... a government agency says they have enough money to fully do their job. That is exactly what the EPA is claiming. The new director claims that the EPA can function properly with the reduction in budget proposed by Bush. I have dealt a lot with the EPA in the past. Why were they never able to do anything that they were mandated to do because they didn't have the money to do it in the past, but don't need money now? Simple, they just aren't doing their jobs. Bush has repealed and rolled back so many of out environmental standards, that there is just nothing left for them to do. Bush latest proposal is to allow sewage plants to dump sewage into our lakes and rivers again. I guess the lessons of cholera in the past are lost on our lusterless leader.
Oh, did I mention that 3 years ago, the EPA approved using human sewage as fertilizer on crops that you eat?
New E.P.A. Chief Says Budget Is Sufficient
By MICHAEL JANOFSKY
Published: May 20, 2005
WASHINGTON, May 19 - In his first appearance before Congress as the new administrator of the Environmental Protection Agency, Stephen L. Johnson told a Senate appropriations subcommittee on Thursday that he was satisfied with President Bush's budget for the agency even though it represented a 5 percent decrease from the current fiscal year.
The president's request of $7.6 billion for the 2006 fiscal year, which begins on Sept. 1, "supports the work of the E.P.A. and its partners across the nation," Mr. Johnson said, adding that the agency was doing its part to help Mr. Bush reach his goal of cutting the overall budget deficit in half by 2009.
But by saying that the money would be sufficient to "carry out our goals and objectives," Mr. Johnson left the strong impression that he would take his lead from the White House, rather than cast a higher profile, as his immediate predecessors, Christie Whitman and Michael O. Leavitt, did on occasion.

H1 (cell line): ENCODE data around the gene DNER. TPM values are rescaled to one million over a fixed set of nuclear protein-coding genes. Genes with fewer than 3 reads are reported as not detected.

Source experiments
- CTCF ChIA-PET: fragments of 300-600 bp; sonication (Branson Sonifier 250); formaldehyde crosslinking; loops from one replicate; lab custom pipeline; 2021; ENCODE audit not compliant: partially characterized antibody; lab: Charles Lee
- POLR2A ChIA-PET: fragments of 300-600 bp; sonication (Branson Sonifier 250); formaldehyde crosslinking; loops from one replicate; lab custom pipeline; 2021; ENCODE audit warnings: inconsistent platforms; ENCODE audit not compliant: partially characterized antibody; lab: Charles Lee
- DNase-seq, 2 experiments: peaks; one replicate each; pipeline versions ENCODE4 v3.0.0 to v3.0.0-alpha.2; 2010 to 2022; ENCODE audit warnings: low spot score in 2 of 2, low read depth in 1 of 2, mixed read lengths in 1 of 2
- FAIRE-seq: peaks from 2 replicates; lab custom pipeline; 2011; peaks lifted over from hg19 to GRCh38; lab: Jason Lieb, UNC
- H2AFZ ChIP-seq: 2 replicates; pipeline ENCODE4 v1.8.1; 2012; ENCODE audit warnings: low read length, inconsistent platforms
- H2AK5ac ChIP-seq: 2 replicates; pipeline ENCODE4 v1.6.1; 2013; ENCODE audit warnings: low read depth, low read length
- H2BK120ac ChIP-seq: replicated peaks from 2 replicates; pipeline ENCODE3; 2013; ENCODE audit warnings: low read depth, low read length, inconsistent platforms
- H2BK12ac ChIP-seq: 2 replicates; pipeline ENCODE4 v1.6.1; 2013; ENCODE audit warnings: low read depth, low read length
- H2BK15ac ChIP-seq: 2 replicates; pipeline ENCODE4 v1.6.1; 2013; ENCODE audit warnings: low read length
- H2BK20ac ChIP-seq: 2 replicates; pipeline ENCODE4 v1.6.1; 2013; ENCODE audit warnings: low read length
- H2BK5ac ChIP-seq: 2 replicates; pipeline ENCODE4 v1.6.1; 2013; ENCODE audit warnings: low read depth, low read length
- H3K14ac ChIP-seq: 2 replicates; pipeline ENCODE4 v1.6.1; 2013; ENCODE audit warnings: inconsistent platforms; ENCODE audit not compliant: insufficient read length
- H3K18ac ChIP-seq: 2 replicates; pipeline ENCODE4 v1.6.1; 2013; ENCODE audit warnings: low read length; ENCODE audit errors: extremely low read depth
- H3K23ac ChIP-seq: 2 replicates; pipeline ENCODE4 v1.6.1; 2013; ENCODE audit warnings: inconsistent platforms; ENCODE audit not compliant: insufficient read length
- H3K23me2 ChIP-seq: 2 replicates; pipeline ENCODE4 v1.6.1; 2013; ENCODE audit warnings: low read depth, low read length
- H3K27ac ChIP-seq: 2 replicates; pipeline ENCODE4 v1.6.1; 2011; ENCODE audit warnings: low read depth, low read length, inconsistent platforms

In the case of Mrs. Whitman, a former New Jersey governor who was viewed by the White House as too moderate, it cost her her job. Mr. Leavitt, a former Utah governor considered a rising star on the national level, was promoted to secretary of health and human services.
Mr. Johnson, a career scientist at the agency who was confirmed by the Senate last month, received a warm welcome from subcommittee members. But the chairman, Senator Conrad Burns, Republican of Montana, opened the questioning by telling Mr. Johnson that he was "really concerned" about the decrease and its potential effect on a variety of agency programs.
Mr. Burns expressed particular concern about the Clean Water State Revolving Fund, which distributes money to states to upgrade their old and eroding water supply systems.
In his budget two years ago, Mr. Bush asked for $6.8 billion to be spent on the program from 2004 through 2011. But the financing schedule, which allocated $850 million a year for 2004 and 2005, now falls to $730 million a year through 2011.
Calling the program "one of the most sought-after ways to finance water systems across America," Mr. Burns said the proposed allocation was "simply not enough" and he asked Mr. Johnson how the administration could justify reducing the annual allocation when many communities were in need of help, especially rural areas. Without more money, he said, problems will grow worse.
Mr. Johnson did not answer the question directly, but he told Mr. Burns that the agency was developing other ways to help communities improve their water systems, through technological advances and more efficient uses of water.